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Banks moving slowly on foreclosures

July 14, 2009 | 12:57 pm

Despite being exempt from California's foreclosure moratorium, many lenders in June chose not to schedule foreclosure auctions for delinquent borrowers, data from ForeclosureRadar show.

Notice of trustee sale filings -- in which lenders set an auction date for property on which a mortgage is in default -- were down 14.8% in June from the same month the previous year, ForeclosureRadar reported. ForeclosureRadar is a website that sells default data for California.

This drop in foreclosure notices is happening as the number of borrowers defaulting is rising. ForeclosureRadar says June's 45,691 default filings were up 10% over the same month the previous year. So, absent a moratorium of some sort, foreclosure notices should follow default notices proportionately.

That hasn't happened. ForeclosureRadar Chief Executive Sean O'Toole said, "A number of lenders appear to have self-imposed California’s latest foreclosure moratorium on themselves, despite having received an exemption from it.” The California moratorium, which mandates lenders postpone foreclosure auction notices by 90 days, exempts banks that have a loan modification program in place -- and most major banks were thus exempt because they have such programs.

Exempt lenders still held off on foreclosure filings. Bank of America, for instance, filed 48% fewer notices of trustee sale in June than in May. O'Toole called such declines "an outcome we are struggling to find an explanation for." Its unclear whether lenders simply are overwhelmed by the volume of foreclosures or if there is an effort to slow foreclosures to ease the flood of repossessed properties hitting the market.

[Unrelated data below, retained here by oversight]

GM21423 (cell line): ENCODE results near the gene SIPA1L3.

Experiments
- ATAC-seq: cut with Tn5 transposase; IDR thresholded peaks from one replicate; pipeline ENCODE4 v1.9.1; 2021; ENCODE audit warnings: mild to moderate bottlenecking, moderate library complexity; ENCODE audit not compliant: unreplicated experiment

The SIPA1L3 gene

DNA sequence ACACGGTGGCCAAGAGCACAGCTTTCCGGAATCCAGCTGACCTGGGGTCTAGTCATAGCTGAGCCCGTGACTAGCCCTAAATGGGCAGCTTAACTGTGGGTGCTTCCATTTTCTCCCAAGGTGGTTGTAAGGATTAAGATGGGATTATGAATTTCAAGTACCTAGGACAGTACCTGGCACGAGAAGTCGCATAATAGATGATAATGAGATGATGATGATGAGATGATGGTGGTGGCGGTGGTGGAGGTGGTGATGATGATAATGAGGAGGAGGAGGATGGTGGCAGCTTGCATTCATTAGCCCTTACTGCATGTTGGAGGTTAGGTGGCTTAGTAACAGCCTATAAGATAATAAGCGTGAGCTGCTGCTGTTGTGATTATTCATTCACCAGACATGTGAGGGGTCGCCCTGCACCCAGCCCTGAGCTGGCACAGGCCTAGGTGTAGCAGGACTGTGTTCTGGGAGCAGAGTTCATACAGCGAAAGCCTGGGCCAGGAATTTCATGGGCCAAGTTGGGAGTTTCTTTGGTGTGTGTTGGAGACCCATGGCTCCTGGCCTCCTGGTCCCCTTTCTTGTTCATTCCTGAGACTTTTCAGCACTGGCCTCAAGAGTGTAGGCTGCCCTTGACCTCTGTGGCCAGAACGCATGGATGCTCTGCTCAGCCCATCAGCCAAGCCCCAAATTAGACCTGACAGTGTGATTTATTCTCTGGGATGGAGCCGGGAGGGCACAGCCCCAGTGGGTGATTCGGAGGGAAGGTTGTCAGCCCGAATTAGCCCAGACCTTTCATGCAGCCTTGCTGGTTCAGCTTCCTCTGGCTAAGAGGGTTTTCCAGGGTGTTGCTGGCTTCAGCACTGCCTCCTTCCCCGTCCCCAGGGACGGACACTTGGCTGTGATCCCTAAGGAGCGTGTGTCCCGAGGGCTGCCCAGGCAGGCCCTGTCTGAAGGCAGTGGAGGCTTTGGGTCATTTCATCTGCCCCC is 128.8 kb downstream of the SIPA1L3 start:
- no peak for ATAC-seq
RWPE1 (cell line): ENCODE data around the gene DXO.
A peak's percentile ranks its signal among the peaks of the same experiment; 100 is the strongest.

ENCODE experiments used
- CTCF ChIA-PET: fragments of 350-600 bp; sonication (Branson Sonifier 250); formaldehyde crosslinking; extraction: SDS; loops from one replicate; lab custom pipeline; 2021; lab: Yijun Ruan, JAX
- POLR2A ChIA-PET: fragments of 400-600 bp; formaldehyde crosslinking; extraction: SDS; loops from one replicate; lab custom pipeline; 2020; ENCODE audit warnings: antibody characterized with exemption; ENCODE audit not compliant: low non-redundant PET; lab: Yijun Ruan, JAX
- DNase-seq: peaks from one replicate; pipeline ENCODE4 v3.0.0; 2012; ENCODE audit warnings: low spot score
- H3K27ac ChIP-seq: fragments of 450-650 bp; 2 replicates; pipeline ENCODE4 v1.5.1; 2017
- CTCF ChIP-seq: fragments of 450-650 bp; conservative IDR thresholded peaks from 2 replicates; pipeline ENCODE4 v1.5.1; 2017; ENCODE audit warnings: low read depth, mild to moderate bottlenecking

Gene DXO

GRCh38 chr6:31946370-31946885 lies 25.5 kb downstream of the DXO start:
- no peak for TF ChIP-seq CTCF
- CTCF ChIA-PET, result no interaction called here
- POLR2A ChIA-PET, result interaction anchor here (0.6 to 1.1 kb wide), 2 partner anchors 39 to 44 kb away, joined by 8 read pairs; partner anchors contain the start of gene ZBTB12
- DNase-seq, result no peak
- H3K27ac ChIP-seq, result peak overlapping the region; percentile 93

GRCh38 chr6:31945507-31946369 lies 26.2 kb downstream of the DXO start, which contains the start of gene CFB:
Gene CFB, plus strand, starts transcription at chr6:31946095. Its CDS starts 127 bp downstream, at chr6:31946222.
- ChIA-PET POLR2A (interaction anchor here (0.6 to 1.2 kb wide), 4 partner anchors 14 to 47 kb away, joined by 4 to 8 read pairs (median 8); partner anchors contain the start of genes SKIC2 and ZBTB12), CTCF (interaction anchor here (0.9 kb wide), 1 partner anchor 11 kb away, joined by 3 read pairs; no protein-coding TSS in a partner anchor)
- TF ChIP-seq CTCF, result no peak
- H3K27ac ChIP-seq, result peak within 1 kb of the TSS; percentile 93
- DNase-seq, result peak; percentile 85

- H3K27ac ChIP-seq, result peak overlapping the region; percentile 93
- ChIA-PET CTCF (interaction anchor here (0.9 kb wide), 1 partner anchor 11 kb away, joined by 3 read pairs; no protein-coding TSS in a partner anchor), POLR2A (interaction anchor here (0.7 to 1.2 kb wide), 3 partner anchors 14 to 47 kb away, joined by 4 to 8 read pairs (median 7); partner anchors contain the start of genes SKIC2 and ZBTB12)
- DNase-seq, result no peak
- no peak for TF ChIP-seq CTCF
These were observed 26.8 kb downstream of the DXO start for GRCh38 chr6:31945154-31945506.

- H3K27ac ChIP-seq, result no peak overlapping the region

Foreclosure is a three-step process, beginning with a notice of default when a borrower misses multiple payments, then proceeding to a notice of trustee sale, in which an auction date is set. If no deal is worked out between the lender and homeowner, the property is then auctioned, and the home is either bought back by the lender or sold to a third party.

Other key findings:

  • A total of 22,291 foreclosures were taken to sale at auction, representing loan value of $9.57 billion dollars, a 24.7% increase from the prior month, though 8.2% lower than the prior year. The opening bids set by lenders were an average 39.3% lower than the loan balance, with 46% of sales discounted by 50% or more. 

  • Sales to third-party bidders at auction in June increased by 18.3% from May to 2,687 foreclosures. As a percentage of sales, the majority of foreclosures still continue to be taken back by the lender; 87.9%, or 19,604 sales, with a total loan value of $8.44 billion, were taken back by the lender in June.

-- Peter Y. Hong

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